Shooting The Landscapes Of Moose Factory

December 15, 2017
Back when I was in high school (a long time ago, haha!)  I was into music and did well in music classes and school performances. I also really liked art classes and made wall murals and other Pink Floyd-like images. I wasn’t the best, but it was a fun way to express some of my tastes.  
 
After graduating, I became interested in photography and was able to take a local three-day workshop. We learned how to use a camera, F-stop, aperture techniques, and form. The cameras weren’t digital like we have today. I’m talking the kind that you have to load the film and manually advance the film every time you take a photo. I bought a Pentax that I still have and taken care of through the years. I often think about taking pics on that camera but not sure if I can still get film for it! 
 
Today, I use a Canon PowerShot digital camera, and a program to check each photo for focus, sharpness, and saturation. Once I’ve taken a batch of photos, I’m excited to get home so I can download them to my laptop, choose the best ones, and enhance them slightly with photo tools. I don’t like changing photos drastically, but rather, enhancing what nature has revealed. I also take black’n’white shots occasionally, to see how that looks. 
 
I like living in Moose Factory. There is real beauty here, with frozen rivers, trees, clouds and sky. The landscape, sun and moon offer many opportunities to capture different scenes. I really like the way the sun breaks on the horizon at sunrise, and in the evening, how the sun sets. I like looking at the way light changes naturally, and how clouds appear in many shades of colours.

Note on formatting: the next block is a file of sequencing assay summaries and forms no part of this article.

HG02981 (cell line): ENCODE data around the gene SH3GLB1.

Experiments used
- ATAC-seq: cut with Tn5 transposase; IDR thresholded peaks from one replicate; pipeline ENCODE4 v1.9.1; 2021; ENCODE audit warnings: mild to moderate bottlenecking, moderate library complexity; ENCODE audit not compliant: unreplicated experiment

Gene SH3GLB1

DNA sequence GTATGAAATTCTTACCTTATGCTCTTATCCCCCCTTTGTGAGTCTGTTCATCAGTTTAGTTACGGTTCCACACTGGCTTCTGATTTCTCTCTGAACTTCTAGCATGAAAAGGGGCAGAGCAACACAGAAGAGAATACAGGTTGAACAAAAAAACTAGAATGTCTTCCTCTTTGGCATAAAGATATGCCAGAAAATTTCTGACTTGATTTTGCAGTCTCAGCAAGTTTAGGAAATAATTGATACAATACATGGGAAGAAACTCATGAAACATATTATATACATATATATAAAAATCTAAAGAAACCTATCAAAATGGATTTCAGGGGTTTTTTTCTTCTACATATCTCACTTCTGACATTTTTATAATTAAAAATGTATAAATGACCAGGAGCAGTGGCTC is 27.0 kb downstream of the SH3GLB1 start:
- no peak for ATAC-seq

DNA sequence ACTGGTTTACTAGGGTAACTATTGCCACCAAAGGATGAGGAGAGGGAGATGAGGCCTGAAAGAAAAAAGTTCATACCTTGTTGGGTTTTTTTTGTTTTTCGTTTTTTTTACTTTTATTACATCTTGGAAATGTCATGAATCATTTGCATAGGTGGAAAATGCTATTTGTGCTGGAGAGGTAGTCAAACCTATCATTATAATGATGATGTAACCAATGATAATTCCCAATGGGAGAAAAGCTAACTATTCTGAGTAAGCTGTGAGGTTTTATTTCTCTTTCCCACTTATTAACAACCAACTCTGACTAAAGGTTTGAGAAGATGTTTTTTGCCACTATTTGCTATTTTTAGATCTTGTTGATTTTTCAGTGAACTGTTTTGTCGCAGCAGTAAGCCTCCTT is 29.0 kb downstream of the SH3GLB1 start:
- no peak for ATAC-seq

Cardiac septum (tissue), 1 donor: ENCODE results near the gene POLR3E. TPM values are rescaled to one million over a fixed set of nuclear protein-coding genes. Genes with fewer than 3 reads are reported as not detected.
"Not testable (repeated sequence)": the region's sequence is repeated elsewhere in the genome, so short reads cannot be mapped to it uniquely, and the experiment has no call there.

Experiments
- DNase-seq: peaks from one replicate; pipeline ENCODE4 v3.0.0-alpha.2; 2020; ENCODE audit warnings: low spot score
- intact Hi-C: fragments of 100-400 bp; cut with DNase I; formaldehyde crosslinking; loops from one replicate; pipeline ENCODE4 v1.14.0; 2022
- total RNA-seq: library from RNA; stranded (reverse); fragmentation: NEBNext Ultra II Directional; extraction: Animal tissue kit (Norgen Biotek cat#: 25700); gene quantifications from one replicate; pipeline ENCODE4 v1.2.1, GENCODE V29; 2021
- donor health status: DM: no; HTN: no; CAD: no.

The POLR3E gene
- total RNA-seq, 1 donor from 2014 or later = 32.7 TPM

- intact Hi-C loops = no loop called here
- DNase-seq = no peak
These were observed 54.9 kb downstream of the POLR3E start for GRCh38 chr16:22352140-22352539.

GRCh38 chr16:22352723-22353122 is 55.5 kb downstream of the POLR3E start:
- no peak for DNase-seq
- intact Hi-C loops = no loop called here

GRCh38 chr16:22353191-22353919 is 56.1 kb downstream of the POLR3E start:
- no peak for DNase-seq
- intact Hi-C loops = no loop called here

My approach to photography is loose and unplanned. Sometimes I’ll go for days or weeks without seeing something that I think would look interesting.
 
When I find a sky or sun that looks dramatic, I will grab my camera and take multiple shots of the scene. Since light and movement change slightly every second as the earth is in motion, I try different camera speeds and different F-stop settings, to let in more or less light. 
 
When I see the finished photos, I am inspired that there is beauty all around us. We just need to take a moment to stop, see and feel it.